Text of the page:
School of Engineering

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  • Melissa Valentine

    Melissa Valentine

    Assistant Professor of Management Science and Engineering

    Current Research and Scholarly InterestsMelissa Valentine is an Assistant Professor at Stanford University in the Management Science and Engineering Department, and co-director of the Center for Work, Technology, and Organization (WTO). WTO is a world leader in producing field research (i.e., research that uses actual observation of social phenomena) to develop new understanding about the changing nature of work.

    Prof Valentine's research focus is on understanding work groups and teams in organizations, particularly how they are changing in response to new industry trends and new technologies. She conducts in-depth observational studies to develop new understanding about new forms of work groups and teams. Her work makes contributions to understanding classic and longstanding challenges in designing groups and organizations (e.g., the role of hierarchy, how to implement change, team stability vs. flexibility) but also brings in deep knowledge of how the rise of information technology has made possible new and different team and organizational forms. Her research agenda is organized around two main themes: 1) temporary teams and organizations and 2) groups and teams in complex work organizations.

    Prof. Valentine has won awards for both research and teaching. With her collaborators, she won a Best Paper Award at the CHI Conference on Human Factors in Computing Systems and the Outstanding Paper with Practical Implications award from the Organizational Behavior division of the Academy of Management. In 2013, she won the Organization Science/INFORMS dissertation proposal competition and received her PhD from Harvard University.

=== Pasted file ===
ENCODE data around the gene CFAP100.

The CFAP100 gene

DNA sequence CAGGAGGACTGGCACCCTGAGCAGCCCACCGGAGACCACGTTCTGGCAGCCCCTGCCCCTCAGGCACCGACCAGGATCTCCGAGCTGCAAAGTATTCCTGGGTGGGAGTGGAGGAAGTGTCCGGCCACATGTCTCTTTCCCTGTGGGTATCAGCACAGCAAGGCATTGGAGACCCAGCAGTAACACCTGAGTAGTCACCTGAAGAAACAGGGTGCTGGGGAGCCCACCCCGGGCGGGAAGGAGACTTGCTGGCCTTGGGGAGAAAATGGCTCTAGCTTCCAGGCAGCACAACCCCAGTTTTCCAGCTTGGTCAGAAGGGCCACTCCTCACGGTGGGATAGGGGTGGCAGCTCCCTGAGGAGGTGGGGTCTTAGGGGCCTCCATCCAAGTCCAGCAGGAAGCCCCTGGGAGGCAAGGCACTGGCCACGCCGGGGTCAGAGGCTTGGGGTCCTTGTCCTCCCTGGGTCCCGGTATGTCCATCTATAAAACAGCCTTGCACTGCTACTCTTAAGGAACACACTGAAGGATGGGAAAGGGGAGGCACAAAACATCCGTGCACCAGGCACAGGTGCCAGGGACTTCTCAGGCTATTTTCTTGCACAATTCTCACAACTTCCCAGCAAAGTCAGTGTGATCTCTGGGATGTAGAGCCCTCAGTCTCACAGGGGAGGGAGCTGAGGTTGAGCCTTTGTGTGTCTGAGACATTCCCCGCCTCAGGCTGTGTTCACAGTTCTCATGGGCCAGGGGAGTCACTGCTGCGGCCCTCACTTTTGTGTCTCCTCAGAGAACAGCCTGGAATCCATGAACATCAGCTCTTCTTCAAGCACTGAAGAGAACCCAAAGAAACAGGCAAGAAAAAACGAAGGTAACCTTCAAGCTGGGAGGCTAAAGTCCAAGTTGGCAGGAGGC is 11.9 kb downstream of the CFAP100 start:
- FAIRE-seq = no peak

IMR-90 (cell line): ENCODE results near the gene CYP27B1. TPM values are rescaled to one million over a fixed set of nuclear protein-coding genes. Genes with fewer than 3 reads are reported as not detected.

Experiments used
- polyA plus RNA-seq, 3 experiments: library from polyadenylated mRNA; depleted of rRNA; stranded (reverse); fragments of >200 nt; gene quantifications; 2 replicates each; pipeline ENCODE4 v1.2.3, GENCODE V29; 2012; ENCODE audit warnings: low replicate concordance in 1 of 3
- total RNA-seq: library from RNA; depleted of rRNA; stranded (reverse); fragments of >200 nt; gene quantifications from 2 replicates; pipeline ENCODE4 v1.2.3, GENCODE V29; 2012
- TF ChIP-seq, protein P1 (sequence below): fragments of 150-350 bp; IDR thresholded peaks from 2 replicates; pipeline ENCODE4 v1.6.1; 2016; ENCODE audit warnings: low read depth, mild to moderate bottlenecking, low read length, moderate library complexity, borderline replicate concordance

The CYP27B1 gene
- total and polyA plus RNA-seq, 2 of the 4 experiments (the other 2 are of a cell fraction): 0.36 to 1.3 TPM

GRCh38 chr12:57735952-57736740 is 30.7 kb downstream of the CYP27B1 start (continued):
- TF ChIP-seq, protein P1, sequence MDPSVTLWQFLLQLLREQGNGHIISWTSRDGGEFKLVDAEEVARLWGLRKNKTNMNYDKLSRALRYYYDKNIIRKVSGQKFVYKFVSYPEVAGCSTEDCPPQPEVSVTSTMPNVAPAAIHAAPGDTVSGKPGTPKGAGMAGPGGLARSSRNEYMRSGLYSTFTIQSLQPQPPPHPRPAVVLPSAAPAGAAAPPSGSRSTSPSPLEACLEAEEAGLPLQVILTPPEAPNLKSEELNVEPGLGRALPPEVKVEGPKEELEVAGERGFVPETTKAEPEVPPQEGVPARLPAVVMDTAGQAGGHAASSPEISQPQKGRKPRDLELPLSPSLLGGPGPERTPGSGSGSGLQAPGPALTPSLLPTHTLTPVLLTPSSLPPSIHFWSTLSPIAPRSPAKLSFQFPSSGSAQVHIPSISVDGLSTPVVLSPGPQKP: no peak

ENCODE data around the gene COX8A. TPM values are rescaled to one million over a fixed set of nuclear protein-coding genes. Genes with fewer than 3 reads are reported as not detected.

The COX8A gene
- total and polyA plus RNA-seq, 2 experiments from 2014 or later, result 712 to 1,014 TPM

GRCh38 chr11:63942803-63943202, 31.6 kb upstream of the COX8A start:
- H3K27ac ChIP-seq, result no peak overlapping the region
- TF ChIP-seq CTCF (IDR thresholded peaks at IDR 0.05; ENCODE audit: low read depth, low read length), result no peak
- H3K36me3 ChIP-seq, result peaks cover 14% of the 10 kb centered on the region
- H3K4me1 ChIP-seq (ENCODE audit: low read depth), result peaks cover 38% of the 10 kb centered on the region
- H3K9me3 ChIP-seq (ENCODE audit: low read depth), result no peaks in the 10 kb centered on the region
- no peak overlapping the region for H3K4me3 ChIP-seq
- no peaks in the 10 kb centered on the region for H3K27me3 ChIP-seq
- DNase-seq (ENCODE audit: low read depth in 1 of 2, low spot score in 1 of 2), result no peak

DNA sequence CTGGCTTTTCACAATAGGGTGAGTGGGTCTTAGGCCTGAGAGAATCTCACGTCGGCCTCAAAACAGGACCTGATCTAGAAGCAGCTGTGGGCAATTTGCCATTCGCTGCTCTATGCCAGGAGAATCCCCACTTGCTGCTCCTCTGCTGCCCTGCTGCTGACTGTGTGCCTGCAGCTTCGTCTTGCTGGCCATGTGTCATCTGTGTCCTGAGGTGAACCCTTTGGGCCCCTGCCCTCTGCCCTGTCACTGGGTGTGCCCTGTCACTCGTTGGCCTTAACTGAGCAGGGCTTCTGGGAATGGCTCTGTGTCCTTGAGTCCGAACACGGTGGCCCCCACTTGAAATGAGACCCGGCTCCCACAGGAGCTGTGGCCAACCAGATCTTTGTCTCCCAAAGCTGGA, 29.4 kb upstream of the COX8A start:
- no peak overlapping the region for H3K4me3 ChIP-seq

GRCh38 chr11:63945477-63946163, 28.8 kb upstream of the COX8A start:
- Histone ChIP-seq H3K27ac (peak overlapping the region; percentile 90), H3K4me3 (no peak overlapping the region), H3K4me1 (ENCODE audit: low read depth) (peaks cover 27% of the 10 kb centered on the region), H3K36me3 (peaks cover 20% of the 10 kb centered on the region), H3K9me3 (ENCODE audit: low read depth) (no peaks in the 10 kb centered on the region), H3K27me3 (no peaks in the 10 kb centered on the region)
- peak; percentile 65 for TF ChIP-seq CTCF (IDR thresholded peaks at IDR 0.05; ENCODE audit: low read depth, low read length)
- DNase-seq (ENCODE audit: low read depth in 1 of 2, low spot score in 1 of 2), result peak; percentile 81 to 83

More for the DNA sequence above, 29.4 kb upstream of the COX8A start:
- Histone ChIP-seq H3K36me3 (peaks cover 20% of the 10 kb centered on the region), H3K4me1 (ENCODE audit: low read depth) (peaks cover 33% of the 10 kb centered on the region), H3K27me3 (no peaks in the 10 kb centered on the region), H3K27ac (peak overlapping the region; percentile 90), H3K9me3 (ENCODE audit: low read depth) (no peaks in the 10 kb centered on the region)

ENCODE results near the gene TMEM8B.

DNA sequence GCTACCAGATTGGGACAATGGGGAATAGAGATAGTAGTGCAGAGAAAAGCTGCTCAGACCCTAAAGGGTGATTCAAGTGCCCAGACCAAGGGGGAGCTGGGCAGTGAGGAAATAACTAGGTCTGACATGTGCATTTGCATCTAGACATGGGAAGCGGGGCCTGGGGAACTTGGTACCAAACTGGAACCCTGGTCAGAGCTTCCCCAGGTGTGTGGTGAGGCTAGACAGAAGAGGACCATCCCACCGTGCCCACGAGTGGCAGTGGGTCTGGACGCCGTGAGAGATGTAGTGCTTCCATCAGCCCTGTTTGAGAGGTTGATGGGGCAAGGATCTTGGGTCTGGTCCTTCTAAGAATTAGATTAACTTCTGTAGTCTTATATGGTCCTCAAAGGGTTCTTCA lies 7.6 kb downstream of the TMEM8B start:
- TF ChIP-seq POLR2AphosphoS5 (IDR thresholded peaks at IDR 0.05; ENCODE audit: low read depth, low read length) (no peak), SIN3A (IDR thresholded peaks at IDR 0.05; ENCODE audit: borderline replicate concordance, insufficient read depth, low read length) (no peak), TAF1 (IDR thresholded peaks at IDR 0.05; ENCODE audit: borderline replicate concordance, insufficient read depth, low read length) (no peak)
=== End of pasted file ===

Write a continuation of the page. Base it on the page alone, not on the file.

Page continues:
• Gonzalo Valdes

    Gonzalo Valdes

    Postdoctoral Research Fellow, Management Science and Engineering

    BioRESEARCH AREA: Organizations, Technology, and Entrepreneurship
    DISSERTATION TITLE: Institutional Effects in the Worldwide Expansion of the Innovation Economy

    Gonzalo Valdes' doctoral dissertation addresses the question of why some countries’ attempts to imitate first world approaches to innovation succeed, while others are much less successful. Specifically, his research links institutional theory to the socio-technical and socio-economic capabilities of organizations within countries to produce innovation. Additionally, he recently published a paper, together with Prof. Stephen Barley, about the need for continual learning in the information economy (“The learning imperative in postindustrial work.” In Work and occupations). He also published research about the capabilities of the public sector to harness the opportunities of ICT (e.g., “E-government maturity model.” In GIQ).

  • Kasper van der Vaart

    Kasper van der Vaart

    Postdoctoral Research Fellow, Civil and Environmental Engineering

    BioKasper van der Vaart studied physics and astronomy at the University of Amsterdam, where his bachelor thesis, supervised by Tom Gregorkiewicz and Wieteke de Boer, was on the topic of photoluminescence of silicon nano-crystals. Afterwards he went to the University of Utrecht to obtain a M.Sc. in Nano-materials, focussing mostly on nanophotonics and soft matter. Following a project back in Amsterdam on the rheology of colloidal glasses (supervised by Peter Schall) he sought to apply his new found knowledge on rheology to a more everyday material. Thus he ventured in to the field of food technology and performed his master project on chocolate flow behaviour at the laboratory of Food Technology and Engineering at Ghent University, under supervision of Koen Dewettinck. Wanting to visualize the actual particle motion in a soft material, Kasper went to the EPFL in Switzerland. There he investigated particle-size segregation in granular avalanches through both experiments and simulations, in the lab of Christophe Ancey. During this work Kasper collaborated closely with Nico Gray and Anthony Thornton. His current work at Stanford focusses on the collective behavior and emergent properties of midge swarms, in order to determine what constitutes collective behavior, how it can be quantified and how we can compare different collectively behaving organisms.

  • Mauricio Valencia

    Mauricio Valencia

    Director of Corporate Relations, School of Engineering - External Relations

    Current Role at StanfordDirector of Corporate Relations, School of Engineering

  • Gregory Valiant

    Gregory Valiant

    Assistant Professor of Computer Science

    Current Research and Scholarly InterestsMy primary research interests lie at the intersection of algorithms, learning, applied probability, and statistics. I am particularly interested in understanding the algorithmic and information theoretic possibilities and limitations for many fundamental information extraction tasks that underly real-world machine learning and data-centric applications. I am also interested in evolution, and game theory.